History of Small Batch Bourbon

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History of Small Batch Bourbon

Post by Thunder1 » July 24th 2016, 2:23pm

Hillbilly Heaven: The History of Small-Batch Bourbon

Bourbon always had an off-the-rack reputation, but its distillers knew better: A chapter on small-batch bourbons from Bourbon: A History of the American Spirit.

Hedonism, decadence, profligacy, debauchery—such words may have made infrequent cameos in the Sunset Strip vernacular of the glam metal band Mötley Crüe, but as axiomatic principles, they were embraced as unquestionably and wholeheartedly as the ever-winking umlaut. Because to be a rock star was to push the boundaries of excess ever further, toward that self-fulfilling longitude—invisible, but mortally real—where glitter and doom became twinned on the horizon. Beneath the immoderate use of alcohol and narcotics lurked a lust for the Godhead, and for a bass player named Frank Carlton Serafino Ferranna Jr.—better known as Nikki Sixx—giving that Godhead a near-death noogie was simply the stuff of a Saturday night.
Now, bourbon and rock and roll had gone hand in hand long before leather pants and hairspray hit the scene. In fact, you might even say whiskey helped give birth to the rebellious spirit of rock music. According to some accounts, a young Elvis Presley moved to Memphis after his father got into trouble in Mississippi for using his company’s delivery truck to drop off bootleg whiskey. Little Richard had a similar background—his old man was both a devout Seventh-Day Adventist and a law-bending bartender, famous for peddling illegal whiskey on the side. Jerry Lee Lewis also honed his image on a steady diet of whiskey and rebellion; rock and roll’s first true wild man, he was getting loaded on bourbon and smashing hotel television sets (not to mention a few of his pianos) long before the Yardbirds or the Who showed up. And when the British Invasion did at last arrive, those shaggy-haired Englishmen weren’t just imitating the rambunctious rhythms of American rock pioneers—they copied their drinking habits as well. Guitar legends like Keith Richards and Jimmy Page seldom missed an opportunity to be photographed with a bourbon bottle in hand, and some of their best gigs were played at the legendary L.A. club called, quite tellingly, the Whisky a Go Go.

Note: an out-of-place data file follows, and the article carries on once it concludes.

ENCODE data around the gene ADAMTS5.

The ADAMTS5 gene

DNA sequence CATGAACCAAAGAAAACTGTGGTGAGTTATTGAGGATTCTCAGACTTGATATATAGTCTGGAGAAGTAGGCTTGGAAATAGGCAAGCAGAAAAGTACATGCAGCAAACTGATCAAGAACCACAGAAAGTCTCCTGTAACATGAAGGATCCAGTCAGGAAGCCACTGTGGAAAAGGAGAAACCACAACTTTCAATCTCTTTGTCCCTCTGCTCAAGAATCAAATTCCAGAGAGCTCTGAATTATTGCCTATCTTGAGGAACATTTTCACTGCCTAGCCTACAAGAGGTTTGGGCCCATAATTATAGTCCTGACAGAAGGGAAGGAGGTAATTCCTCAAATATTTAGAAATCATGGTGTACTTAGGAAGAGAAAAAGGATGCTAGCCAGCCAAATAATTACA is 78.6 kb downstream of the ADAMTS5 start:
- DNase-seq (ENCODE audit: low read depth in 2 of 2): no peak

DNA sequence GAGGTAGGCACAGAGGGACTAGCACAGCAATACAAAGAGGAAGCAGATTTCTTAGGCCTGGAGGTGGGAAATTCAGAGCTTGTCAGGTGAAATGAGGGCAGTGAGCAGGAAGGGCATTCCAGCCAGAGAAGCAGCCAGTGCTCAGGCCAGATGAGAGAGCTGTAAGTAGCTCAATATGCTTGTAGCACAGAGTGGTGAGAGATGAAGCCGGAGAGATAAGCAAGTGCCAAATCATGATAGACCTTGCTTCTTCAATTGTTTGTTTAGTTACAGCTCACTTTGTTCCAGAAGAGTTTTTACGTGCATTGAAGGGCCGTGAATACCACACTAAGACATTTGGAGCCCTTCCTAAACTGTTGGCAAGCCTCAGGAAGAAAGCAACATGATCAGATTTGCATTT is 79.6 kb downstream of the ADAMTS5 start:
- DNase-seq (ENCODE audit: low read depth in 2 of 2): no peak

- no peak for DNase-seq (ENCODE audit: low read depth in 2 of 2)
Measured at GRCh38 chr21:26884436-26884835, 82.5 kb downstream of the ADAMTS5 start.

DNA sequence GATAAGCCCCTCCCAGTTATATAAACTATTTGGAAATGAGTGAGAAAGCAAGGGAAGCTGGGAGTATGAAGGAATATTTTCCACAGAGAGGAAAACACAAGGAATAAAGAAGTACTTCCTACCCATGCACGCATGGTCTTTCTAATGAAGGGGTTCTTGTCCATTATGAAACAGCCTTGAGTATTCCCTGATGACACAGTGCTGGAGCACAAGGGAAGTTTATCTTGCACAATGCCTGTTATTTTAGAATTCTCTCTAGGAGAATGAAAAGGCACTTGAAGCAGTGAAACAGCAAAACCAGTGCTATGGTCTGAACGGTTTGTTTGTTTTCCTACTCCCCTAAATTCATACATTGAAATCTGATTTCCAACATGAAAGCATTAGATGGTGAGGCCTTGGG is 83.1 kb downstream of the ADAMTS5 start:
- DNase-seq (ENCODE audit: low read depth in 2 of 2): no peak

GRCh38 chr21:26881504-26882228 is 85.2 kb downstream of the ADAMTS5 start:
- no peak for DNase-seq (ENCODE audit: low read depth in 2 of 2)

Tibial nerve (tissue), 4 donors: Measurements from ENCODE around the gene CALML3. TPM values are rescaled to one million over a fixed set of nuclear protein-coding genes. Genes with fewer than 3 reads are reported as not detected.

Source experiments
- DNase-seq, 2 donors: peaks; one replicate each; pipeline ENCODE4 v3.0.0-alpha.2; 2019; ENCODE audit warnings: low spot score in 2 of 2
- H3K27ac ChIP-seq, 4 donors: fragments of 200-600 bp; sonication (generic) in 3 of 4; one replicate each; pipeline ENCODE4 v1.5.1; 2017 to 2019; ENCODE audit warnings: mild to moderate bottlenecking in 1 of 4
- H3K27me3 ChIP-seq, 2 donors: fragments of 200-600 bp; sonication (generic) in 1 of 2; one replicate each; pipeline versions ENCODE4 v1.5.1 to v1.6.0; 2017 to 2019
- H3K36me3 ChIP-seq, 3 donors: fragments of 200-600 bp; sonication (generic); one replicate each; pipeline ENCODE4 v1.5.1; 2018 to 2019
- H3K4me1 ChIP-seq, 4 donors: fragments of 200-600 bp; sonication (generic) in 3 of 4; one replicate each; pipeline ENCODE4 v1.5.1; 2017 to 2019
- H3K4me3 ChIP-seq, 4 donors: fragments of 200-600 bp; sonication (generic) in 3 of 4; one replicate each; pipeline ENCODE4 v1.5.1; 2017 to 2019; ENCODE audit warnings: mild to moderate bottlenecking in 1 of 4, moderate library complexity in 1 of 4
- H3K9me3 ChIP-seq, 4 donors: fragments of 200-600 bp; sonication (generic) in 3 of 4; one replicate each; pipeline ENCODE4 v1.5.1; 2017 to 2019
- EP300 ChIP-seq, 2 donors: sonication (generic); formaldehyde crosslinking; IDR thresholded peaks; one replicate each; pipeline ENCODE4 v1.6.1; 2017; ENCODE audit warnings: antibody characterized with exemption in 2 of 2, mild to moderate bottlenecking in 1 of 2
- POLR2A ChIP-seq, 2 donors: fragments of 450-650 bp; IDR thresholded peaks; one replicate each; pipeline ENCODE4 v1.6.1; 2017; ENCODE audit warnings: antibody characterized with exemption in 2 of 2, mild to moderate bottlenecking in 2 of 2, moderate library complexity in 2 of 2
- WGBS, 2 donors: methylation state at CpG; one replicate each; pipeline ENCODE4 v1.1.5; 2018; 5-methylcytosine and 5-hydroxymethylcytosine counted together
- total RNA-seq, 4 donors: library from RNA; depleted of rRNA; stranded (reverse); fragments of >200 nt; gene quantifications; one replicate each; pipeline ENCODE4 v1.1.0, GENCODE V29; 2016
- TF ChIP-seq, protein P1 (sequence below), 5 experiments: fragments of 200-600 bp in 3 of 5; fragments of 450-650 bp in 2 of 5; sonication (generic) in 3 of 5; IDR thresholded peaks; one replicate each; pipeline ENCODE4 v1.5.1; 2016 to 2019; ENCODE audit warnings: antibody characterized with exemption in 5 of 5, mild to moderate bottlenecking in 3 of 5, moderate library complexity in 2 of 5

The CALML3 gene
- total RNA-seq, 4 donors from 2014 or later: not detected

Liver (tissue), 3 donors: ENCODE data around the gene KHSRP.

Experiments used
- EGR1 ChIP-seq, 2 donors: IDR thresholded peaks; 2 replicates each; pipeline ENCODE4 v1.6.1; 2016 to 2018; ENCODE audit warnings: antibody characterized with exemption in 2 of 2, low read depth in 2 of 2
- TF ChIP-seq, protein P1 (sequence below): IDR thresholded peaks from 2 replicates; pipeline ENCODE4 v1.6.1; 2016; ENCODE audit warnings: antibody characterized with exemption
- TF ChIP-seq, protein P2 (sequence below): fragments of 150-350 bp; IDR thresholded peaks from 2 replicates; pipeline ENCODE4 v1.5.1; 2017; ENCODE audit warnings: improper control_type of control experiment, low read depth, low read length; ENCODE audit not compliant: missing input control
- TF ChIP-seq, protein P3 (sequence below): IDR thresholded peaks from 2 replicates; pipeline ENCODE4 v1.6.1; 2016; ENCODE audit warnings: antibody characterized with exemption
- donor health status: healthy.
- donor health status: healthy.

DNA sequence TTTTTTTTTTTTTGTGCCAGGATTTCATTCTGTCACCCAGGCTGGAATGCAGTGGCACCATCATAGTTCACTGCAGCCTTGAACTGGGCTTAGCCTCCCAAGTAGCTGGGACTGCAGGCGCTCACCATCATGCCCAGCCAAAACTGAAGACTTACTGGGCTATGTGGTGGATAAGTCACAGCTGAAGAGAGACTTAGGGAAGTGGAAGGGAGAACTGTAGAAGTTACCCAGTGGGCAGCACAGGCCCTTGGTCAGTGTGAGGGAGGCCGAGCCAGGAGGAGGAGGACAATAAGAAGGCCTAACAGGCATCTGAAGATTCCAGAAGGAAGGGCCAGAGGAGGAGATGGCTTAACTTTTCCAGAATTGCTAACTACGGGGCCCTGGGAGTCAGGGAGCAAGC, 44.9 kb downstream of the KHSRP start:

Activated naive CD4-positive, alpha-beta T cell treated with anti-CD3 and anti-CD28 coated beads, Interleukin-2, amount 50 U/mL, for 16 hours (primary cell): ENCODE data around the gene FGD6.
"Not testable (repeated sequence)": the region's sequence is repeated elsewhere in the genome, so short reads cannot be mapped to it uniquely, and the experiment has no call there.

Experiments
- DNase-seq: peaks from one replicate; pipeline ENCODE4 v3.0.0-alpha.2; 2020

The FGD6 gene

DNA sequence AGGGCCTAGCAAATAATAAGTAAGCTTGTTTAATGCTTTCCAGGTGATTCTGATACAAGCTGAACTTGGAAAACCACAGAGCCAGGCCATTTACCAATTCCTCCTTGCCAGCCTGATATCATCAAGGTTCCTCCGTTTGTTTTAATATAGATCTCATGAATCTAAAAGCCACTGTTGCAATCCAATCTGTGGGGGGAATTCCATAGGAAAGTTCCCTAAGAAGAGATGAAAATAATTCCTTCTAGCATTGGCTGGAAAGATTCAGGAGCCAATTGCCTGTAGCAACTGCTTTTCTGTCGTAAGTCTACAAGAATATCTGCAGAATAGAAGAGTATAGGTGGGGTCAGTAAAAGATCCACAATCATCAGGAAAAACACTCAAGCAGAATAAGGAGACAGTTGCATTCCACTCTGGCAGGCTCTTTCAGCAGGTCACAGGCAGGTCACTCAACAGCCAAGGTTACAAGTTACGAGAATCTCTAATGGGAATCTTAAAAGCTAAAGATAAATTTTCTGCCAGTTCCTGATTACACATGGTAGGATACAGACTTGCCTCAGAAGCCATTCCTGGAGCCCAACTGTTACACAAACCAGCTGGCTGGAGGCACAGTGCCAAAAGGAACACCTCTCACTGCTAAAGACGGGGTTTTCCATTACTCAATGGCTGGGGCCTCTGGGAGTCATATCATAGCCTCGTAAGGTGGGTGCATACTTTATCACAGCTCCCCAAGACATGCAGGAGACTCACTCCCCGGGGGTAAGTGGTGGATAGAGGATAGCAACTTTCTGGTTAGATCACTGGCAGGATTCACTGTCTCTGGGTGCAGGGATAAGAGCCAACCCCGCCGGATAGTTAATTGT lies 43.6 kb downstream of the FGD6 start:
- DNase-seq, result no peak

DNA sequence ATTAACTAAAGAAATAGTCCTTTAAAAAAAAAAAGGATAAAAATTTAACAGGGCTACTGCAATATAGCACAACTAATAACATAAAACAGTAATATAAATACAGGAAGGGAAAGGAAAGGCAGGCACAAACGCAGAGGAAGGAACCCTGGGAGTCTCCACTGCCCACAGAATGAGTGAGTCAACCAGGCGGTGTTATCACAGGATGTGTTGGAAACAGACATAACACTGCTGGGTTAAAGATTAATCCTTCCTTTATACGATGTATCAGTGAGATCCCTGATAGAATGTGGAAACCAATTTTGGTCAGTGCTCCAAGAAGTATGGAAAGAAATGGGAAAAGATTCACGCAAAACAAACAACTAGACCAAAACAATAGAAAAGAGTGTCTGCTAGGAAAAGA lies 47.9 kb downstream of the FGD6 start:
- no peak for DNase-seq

http://www.thedailybeast.com/articles/2 ... urbon.html
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